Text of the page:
Sanne Maes

The Hague and Spain based visual artist Sanne Maes (1974) studied Fine Arts at The Royal Academy of Art in The Hague. Maes is a member of various artists association and has exhibited in museums, galleries and artist-run spaces, amongst other places.
The work of Maes consists mainly of video installations, works composed layer upon layer; video images projected on top of another image. Usually a moving self-portrait that coincides with the image it is projected on. This image could be a drawing or a painting. The work appears as a painting, which has been enlivened by motion.
Maes started making self-portraits during her study at the Royal Academy of Art. The choice to use herself as a subject in her work was mainly a practical one. Without needing someone else, she is able to experiment freely without any limits. The work does not aim to portray the artist herself, but is an artistic research on the modern human and his ambivalent self-image. In this time of self-reflection and selfies, we seem to lose our identity. We are looking for the boundaries of our physical body, death, for our connection to the world around us. As humans we are constantly mirroring our environment, in search for our identity.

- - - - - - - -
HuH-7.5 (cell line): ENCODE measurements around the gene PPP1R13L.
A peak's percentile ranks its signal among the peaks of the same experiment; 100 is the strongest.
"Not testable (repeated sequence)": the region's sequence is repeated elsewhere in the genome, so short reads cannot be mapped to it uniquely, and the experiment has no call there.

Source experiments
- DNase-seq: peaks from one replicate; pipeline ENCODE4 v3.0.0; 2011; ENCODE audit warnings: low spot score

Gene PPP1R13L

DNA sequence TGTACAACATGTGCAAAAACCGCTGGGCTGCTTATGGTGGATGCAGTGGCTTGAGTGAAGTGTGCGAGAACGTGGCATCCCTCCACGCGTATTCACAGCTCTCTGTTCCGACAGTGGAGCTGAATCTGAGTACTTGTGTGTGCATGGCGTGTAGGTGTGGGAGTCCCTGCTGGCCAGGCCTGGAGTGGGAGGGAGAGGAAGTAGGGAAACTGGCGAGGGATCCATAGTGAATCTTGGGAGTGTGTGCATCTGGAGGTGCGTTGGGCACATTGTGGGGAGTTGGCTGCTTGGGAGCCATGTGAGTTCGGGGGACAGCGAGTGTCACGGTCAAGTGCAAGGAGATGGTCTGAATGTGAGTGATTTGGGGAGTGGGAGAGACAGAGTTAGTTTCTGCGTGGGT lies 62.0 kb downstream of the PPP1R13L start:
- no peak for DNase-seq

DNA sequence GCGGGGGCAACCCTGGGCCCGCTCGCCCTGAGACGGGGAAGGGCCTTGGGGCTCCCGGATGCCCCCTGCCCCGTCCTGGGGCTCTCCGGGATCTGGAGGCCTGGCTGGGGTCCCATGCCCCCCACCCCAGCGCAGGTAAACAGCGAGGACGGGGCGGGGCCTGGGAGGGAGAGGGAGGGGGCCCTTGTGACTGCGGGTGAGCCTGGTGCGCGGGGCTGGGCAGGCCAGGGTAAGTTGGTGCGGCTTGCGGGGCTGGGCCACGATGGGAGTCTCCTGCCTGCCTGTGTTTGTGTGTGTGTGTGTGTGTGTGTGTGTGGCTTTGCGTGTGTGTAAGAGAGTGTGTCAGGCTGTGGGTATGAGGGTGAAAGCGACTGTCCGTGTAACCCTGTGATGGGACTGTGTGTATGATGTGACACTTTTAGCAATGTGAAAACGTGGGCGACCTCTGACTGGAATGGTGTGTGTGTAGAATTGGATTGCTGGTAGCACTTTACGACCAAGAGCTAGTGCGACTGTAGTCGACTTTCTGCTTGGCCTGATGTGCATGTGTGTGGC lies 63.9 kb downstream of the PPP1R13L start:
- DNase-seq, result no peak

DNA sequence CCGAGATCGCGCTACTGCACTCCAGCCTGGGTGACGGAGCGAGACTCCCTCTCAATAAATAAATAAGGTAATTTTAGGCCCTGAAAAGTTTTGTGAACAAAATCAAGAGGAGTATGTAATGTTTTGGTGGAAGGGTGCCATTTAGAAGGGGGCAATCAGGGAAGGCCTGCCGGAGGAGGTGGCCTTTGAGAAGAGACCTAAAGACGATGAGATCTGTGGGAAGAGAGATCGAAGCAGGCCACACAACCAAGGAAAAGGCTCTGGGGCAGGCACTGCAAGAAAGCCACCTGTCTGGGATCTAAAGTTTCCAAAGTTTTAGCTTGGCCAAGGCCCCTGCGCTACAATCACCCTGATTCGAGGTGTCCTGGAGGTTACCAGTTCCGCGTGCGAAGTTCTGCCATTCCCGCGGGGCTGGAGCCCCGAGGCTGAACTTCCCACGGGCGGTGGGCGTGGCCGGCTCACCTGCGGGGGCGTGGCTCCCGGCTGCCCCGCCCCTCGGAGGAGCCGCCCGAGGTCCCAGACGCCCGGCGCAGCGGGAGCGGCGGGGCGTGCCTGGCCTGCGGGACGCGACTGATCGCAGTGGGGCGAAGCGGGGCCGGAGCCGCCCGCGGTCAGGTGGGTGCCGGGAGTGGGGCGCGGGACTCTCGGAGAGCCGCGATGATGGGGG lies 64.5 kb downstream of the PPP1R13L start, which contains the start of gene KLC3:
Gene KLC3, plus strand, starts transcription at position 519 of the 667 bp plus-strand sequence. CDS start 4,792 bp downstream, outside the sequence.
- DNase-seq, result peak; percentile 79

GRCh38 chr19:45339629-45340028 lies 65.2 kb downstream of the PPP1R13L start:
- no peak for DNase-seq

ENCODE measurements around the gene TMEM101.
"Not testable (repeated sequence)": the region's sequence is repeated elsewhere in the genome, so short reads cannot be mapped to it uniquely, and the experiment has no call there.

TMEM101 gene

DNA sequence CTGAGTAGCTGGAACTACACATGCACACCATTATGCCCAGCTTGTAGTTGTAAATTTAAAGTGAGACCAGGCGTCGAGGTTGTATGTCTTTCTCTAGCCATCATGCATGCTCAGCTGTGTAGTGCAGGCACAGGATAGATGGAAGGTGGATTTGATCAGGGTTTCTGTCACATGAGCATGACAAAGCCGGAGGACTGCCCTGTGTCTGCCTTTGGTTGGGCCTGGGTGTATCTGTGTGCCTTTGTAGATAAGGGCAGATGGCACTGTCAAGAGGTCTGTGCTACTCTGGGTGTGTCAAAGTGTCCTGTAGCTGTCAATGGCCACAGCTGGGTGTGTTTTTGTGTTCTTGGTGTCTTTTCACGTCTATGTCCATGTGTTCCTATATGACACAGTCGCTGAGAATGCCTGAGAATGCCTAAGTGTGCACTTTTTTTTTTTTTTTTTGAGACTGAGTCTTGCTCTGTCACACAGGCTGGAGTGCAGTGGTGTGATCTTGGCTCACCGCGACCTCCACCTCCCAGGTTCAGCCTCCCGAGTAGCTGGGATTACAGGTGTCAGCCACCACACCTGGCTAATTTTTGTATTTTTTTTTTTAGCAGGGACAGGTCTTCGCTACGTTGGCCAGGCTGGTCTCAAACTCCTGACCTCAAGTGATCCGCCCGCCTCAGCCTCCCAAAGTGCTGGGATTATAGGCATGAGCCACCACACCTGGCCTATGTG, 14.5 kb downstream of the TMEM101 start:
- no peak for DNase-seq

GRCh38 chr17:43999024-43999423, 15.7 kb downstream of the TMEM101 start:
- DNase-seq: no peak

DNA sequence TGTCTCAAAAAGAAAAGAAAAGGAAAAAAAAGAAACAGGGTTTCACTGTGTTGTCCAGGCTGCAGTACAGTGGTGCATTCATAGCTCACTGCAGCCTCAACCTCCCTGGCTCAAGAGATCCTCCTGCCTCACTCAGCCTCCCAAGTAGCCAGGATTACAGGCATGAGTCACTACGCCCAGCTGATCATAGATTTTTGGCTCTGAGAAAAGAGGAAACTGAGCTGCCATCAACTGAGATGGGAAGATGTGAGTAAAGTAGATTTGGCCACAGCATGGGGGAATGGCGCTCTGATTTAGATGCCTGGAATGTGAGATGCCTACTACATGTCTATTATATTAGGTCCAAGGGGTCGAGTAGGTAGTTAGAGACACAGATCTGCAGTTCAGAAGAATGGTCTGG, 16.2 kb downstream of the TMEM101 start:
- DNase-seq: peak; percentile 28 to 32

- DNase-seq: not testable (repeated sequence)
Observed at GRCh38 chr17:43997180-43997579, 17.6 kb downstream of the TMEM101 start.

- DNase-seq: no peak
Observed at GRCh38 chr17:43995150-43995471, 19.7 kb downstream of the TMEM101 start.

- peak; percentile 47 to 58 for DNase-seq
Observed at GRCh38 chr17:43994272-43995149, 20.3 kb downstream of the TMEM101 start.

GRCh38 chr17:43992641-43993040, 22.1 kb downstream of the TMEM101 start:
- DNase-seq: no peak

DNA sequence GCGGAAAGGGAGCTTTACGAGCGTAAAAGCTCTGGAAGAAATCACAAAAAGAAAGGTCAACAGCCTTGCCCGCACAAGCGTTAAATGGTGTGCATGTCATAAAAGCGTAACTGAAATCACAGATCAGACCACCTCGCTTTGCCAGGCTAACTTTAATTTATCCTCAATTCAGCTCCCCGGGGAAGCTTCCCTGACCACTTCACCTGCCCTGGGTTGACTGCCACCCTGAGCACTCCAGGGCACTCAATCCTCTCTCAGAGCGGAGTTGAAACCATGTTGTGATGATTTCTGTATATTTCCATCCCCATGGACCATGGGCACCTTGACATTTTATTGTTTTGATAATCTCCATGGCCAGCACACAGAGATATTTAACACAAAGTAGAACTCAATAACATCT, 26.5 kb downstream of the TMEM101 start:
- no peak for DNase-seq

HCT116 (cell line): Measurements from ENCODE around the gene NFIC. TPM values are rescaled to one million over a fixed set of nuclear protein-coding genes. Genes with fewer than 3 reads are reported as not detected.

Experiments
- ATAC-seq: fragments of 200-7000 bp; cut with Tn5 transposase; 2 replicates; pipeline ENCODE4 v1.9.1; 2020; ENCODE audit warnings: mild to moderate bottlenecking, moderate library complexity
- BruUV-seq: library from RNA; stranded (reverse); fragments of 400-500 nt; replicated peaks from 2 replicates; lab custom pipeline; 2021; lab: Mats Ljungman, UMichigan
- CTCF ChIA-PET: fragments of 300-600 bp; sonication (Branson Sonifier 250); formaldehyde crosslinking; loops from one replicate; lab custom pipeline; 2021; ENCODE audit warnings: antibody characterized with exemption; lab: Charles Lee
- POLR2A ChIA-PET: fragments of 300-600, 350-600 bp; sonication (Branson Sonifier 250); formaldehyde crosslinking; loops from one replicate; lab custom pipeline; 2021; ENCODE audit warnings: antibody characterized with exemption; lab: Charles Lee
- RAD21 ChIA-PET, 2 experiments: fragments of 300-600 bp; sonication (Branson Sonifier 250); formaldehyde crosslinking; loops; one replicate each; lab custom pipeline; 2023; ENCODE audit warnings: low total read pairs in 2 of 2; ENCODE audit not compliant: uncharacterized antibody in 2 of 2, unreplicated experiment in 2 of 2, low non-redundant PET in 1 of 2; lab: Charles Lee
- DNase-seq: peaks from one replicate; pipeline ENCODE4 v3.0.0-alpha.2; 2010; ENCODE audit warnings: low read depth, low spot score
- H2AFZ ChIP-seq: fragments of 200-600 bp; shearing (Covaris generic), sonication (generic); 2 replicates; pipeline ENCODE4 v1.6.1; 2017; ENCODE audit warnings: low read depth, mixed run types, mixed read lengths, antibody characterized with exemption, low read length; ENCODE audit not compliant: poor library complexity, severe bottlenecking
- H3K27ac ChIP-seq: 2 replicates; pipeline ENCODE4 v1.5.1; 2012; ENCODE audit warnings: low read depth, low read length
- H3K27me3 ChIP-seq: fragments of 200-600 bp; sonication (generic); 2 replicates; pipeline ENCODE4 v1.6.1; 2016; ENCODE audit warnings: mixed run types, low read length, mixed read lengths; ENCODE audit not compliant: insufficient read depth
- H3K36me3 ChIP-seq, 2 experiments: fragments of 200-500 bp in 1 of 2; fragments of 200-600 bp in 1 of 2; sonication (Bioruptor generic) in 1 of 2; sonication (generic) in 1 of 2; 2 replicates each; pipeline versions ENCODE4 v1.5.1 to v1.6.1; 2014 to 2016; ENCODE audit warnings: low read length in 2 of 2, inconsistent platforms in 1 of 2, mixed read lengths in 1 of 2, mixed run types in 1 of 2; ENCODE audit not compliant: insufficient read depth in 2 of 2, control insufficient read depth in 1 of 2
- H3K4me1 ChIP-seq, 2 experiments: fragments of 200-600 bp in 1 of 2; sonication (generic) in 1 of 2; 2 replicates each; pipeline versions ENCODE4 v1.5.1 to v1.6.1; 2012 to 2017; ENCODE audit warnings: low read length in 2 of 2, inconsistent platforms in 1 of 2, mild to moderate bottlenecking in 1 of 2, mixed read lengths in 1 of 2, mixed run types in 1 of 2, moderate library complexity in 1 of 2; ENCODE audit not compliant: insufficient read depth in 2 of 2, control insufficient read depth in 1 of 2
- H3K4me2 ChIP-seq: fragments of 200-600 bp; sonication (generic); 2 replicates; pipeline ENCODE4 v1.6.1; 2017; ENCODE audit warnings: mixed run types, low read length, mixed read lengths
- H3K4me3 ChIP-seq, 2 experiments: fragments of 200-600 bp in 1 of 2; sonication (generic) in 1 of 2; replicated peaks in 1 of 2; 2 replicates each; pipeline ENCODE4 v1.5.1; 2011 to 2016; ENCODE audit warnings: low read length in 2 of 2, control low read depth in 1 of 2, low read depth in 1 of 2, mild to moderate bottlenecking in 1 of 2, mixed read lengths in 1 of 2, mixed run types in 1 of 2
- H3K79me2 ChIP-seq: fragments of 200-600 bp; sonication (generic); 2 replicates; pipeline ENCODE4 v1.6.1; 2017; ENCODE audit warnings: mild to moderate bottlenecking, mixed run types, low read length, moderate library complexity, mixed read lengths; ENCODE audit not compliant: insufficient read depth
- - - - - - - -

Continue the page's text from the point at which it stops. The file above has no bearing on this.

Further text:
“By projecting myself on top of a drawing or a painting, I identify with the image I coincide with. For me it’s about looking for similarities, but also for the differences. I try to adjust, to fit in, but sometimes I don’t and this creates friction.”
Her latest series of works, Lost identity, consists of video portraits on computer and television screens; Portraits half hidden behind Rorschach-inspired inkblots. The Rorschach inkblot test is a psychological test to assess the personality of an individual, it involves the evaluation of a subjects response to ambiguous inkblots. The test is based on the human tendency to project interpretations and feelings on, in this case, inkblots. The person in the video is half hidden behind the inkblots, the identity is hard to determine. The person moves slowly, trapped in an increasingly repetitive movement. All this plays down on computer and television screens, media that have a major impact

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